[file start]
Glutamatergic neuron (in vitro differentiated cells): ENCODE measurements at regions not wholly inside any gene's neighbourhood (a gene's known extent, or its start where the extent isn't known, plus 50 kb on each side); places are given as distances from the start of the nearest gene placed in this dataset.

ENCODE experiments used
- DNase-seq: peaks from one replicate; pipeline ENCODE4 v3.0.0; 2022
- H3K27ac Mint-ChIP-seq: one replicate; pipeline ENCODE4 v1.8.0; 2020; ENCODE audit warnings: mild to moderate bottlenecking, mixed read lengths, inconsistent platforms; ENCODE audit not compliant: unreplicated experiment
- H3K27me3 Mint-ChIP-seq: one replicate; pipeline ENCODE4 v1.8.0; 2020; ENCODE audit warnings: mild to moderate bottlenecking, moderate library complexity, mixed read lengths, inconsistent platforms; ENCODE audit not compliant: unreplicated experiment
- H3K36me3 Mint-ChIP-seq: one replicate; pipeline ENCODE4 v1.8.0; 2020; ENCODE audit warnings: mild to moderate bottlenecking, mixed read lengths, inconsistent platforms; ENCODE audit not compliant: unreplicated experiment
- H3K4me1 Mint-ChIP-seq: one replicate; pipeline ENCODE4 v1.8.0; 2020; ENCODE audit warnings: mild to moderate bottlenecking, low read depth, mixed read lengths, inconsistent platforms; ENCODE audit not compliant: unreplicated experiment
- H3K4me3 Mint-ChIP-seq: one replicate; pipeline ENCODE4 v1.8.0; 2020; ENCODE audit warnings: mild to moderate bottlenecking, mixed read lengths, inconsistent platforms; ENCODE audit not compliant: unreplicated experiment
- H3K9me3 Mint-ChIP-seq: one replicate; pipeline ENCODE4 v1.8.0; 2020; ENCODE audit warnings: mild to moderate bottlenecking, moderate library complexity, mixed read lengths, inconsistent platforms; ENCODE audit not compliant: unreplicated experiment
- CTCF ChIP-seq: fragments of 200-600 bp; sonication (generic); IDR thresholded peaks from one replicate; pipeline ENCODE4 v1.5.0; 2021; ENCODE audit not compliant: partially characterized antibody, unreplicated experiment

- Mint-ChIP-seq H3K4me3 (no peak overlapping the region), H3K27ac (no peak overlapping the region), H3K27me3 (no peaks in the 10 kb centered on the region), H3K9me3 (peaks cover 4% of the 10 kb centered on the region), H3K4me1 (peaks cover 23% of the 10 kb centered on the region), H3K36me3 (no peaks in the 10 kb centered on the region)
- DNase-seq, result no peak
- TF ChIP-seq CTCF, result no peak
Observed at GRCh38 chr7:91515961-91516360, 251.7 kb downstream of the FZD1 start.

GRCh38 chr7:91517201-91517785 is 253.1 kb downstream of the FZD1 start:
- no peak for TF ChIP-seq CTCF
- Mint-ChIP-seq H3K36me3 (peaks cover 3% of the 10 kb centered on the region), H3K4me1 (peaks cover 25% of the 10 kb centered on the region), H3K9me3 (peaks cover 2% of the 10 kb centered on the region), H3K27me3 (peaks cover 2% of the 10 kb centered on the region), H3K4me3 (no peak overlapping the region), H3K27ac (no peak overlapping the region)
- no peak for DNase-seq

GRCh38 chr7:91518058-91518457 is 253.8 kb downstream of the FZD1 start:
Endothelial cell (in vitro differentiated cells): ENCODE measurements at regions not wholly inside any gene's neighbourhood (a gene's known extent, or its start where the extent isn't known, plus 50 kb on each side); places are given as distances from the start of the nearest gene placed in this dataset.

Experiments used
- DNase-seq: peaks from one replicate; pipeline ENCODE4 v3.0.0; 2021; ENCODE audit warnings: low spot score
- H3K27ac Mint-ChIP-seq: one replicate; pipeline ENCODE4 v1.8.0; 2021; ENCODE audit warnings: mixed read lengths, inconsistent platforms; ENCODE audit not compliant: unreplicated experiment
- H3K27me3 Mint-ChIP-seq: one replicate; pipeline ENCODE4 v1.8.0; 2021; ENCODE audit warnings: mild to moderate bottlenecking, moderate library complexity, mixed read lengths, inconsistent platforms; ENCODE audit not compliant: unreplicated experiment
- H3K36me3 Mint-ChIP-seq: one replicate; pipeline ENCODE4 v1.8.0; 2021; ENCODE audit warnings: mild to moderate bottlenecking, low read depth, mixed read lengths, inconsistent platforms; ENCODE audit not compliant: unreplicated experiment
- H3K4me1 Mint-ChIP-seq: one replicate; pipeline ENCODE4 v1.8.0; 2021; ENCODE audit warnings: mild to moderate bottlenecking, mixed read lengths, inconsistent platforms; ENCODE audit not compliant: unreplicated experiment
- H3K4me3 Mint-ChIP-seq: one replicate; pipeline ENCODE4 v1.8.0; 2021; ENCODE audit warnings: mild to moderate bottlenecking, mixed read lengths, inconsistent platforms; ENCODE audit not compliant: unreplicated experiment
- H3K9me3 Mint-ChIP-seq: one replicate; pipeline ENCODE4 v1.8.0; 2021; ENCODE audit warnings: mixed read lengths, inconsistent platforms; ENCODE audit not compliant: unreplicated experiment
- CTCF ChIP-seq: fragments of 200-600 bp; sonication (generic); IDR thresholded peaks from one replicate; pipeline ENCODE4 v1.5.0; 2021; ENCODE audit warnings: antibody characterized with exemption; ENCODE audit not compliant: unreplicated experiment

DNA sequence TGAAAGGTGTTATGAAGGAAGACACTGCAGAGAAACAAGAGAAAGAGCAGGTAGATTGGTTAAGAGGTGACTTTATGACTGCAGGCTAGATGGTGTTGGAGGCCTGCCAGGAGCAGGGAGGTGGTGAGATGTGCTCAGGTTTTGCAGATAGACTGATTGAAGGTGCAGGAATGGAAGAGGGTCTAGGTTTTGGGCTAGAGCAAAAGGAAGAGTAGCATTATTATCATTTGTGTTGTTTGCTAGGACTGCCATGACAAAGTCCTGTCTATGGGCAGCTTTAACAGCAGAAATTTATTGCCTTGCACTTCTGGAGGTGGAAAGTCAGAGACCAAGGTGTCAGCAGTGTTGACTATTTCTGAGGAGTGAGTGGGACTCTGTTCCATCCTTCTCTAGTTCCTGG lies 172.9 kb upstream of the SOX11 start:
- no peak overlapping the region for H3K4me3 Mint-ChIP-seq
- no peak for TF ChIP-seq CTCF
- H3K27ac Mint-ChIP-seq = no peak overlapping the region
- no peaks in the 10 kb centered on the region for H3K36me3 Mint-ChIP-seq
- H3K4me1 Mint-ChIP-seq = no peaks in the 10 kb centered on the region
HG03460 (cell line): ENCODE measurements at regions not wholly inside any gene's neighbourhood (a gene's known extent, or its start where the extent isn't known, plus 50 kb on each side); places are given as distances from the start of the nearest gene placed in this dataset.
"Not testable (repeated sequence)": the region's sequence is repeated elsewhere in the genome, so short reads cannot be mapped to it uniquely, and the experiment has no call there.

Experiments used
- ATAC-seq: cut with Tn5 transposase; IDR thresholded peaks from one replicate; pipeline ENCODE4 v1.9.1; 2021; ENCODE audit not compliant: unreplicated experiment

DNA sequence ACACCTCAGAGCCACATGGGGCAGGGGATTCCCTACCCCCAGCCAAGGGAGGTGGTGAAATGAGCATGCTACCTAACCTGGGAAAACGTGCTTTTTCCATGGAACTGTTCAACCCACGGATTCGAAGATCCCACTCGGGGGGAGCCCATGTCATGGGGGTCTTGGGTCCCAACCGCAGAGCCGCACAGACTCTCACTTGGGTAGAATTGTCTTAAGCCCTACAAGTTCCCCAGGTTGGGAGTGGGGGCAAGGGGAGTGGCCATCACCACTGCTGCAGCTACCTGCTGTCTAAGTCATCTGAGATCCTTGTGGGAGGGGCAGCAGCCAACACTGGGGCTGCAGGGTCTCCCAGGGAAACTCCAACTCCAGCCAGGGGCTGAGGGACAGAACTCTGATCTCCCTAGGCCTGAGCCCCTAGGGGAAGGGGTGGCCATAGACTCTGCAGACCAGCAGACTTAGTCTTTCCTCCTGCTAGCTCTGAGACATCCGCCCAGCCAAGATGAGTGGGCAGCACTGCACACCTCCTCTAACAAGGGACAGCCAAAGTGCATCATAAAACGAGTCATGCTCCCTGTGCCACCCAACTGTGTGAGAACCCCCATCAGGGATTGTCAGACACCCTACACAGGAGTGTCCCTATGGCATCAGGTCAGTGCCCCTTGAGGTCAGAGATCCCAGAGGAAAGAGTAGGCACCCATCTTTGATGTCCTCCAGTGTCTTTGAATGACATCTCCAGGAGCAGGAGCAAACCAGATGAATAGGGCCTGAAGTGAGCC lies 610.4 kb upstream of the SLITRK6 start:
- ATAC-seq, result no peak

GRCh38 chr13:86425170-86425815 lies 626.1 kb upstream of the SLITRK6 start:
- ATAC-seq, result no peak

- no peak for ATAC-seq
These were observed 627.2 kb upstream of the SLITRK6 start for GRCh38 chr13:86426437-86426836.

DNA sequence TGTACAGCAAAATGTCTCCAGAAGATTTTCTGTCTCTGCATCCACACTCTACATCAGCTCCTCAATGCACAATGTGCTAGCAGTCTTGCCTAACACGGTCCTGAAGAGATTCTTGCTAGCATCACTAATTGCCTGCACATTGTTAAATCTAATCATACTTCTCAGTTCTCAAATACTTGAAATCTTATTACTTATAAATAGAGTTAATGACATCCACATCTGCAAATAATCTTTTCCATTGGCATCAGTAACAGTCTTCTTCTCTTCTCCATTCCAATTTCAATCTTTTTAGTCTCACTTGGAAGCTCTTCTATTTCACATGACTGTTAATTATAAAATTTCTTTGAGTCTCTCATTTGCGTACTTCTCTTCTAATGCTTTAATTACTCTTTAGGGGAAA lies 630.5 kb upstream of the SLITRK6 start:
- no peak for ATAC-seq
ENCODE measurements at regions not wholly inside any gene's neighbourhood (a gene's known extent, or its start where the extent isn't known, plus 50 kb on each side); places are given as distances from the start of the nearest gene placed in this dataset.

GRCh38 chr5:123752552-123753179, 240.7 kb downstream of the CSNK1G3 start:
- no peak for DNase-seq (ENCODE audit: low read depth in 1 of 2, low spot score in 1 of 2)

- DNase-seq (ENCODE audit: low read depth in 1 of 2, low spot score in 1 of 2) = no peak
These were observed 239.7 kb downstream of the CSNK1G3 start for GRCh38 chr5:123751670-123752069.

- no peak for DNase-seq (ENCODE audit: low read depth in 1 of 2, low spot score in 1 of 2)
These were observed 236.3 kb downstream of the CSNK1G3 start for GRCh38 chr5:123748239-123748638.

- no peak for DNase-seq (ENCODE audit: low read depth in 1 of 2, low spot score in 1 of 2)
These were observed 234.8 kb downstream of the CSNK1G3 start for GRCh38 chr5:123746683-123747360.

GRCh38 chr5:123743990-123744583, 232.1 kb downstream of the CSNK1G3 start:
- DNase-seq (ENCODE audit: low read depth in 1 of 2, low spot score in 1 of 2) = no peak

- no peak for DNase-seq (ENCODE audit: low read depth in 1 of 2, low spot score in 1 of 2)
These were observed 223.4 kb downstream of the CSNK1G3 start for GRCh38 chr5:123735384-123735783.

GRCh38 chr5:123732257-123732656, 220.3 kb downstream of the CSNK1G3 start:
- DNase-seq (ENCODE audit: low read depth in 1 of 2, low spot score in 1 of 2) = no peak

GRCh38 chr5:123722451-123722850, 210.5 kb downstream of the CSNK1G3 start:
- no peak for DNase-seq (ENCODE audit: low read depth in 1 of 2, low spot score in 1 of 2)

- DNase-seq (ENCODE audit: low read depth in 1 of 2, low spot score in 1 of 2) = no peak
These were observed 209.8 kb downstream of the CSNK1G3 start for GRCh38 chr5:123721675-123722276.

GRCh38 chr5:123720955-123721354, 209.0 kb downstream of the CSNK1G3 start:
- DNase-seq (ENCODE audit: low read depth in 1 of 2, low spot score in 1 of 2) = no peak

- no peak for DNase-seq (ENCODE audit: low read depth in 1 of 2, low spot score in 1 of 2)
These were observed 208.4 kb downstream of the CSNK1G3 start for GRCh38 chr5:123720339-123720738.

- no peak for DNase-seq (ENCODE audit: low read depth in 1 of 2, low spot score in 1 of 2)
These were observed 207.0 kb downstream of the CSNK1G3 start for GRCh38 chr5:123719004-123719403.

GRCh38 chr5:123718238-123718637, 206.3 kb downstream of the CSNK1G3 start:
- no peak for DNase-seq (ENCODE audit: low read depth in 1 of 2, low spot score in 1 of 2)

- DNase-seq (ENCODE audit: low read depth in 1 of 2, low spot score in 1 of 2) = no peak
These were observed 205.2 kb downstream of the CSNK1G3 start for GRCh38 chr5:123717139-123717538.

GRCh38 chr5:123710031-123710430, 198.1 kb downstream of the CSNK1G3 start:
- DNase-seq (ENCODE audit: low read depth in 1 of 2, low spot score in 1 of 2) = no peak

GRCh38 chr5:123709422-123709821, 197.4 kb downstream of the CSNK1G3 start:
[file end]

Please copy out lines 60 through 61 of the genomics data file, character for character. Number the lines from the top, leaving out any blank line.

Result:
These were observed 223.4 kb downstream of the CSNK1G3 start for GRCh38 chr5:123735384-123735783.

GRCh38 chr5:123732257-123732656, 220.3 kb downstream of the CSNK1G3 start: